Groundbreaking research will help experts learn more about how memory can be significantly improved in people who have suffered brain injuries.
Nottingham University Hospitals NHS Trust (NUH) and the University of Nottingham are taking part in the Rehabilitation of Memory in Brain Injuries (ReMemBrin) trial.
Researchers will focus on strategies to improve and compensate for memory difficulties in people with these injuries, including military personnel.
“The purpose of our research is to help people with brain injuries boost their everyday memory so they can get on with their lives and do the things that people take for granted” – Dr Roshan das Nair, NUH consultant clinical psychologist
The trial, costing £1million, will begin in September and has been funded by the National Institute for Health Research (NIHR) Health Technology Assessment (HTA) programme.
Dr Roshan das Nair, consultant clinical psychologist at NUH and research tutor in clinical psychology at the University of Nottingham, said: “If the results are successful and prove to be cost-effective, the findings of the ReMembrin trial will be of great benefit to health services in the UK and abroad.”
Dr das Nair will lead the ‘ReMemBrin’ trial in partnership with Professor Nadina Lincoln, from the Institute of Work, Health and Organisations at the University of Nottingham.
They will recruit 312 volunteers, aged 16-69, from NHS hospitals, rehabilitation centres, brain injury charities, GP surgeries, military charities and defence medical rehabilitation units.
About half the volunteers will focus on strategies to improve memory function and the remaining volunteers will continue to receive their existing level of care. The progression of their memory functions will be observed in a 10-week group session at study centres in Nottingham, Epsom, Birmingham and Chester.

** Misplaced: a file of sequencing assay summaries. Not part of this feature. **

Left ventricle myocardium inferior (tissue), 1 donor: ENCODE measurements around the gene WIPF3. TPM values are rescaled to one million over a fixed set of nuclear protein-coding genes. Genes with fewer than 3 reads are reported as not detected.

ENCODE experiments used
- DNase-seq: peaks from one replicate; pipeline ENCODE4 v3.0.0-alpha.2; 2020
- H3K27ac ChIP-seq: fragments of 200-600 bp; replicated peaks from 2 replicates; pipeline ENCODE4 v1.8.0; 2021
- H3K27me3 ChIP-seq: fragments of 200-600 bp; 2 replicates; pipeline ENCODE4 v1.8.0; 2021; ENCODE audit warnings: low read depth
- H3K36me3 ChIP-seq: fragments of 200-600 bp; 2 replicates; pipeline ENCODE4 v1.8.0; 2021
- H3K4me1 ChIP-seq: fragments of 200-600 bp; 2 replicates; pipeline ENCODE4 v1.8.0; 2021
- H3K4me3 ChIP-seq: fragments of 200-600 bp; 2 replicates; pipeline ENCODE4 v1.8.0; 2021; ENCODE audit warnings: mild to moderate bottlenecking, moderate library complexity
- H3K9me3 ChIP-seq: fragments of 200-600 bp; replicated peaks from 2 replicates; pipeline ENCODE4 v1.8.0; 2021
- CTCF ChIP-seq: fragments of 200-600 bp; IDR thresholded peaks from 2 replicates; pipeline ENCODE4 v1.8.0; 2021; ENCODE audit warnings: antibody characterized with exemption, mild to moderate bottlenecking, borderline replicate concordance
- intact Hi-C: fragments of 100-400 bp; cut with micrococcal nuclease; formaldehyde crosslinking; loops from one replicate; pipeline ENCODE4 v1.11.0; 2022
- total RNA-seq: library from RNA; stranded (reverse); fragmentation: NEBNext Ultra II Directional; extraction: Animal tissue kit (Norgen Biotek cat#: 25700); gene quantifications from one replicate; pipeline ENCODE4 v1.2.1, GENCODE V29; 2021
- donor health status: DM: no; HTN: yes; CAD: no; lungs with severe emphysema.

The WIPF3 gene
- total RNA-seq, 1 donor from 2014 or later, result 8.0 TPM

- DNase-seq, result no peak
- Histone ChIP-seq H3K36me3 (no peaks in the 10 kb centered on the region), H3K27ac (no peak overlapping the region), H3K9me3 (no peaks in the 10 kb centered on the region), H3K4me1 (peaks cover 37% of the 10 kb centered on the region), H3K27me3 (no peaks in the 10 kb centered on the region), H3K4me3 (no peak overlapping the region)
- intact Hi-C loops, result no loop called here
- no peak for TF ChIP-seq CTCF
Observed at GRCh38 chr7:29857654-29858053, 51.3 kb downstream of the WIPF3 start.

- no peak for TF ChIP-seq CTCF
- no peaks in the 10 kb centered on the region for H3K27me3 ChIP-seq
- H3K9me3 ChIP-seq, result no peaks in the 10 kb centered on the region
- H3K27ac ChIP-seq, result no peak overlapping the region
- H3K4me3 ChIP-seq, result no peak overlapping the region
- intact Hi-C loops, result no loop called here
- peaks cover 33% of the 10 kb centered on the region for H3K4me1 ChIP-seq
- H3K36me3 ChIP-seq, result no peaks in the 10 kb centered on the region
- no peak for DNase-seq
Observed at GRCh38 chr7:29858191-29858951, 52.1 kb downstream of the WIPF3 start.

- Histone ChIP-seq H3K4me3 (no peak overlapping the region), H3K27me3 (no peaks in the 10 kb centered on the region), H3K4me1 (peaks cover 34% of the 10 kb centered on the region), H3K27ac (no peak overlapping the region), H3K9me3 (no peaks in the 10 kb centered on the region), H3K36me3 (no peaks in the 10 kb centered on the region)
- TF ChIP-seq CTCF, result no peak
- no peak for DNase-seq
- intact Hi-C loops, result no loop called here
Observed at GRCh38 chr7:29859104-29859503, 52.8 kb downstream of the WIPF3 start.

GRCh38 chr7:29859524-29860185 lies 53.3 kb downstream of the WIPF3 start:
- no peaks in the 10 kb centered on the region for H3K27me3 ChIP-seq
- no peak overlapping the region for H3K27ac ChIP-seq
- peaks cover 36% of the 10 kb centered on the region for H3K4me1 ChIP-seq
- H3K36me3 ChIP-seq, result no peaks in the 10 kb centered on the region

Dr das Nair said: “Memory problems are a common complaint for those who have had a traumatic brain injury. Six percent of those attending Accident and Emergency departments in the UK have sustained a traumatic brain injury and as a result many of these patients will have memory problems.
“There is some evidence that memory rehabilitation may help reduce everyday forgetting, but this has not been evidenced by large-scale randomised controlled trials.
“We will be exploring the benefits of using memory aids such as mnemonics – that is using patterns, words and images to remember details – diaries, mobile phones and cameras. Our teams will also be looking for other imaginative ways to help improve memory and reduce forgetting.
“The purpose of our research is to help people with brain injuries boost their everyday memory so they can get on with their lives and do the things that people take for granted, for example remembering to pick their children up from school, turning the stove off or knowing where they have put things.”
He added: “If this study confirms the benefits of intervention it could lead to a change in clinical practice in the NHS and abroad. Our team will also use questionnaires to get feedback from those taking part in the trial to establish if intervention improved their quality of life and is cost-effective.”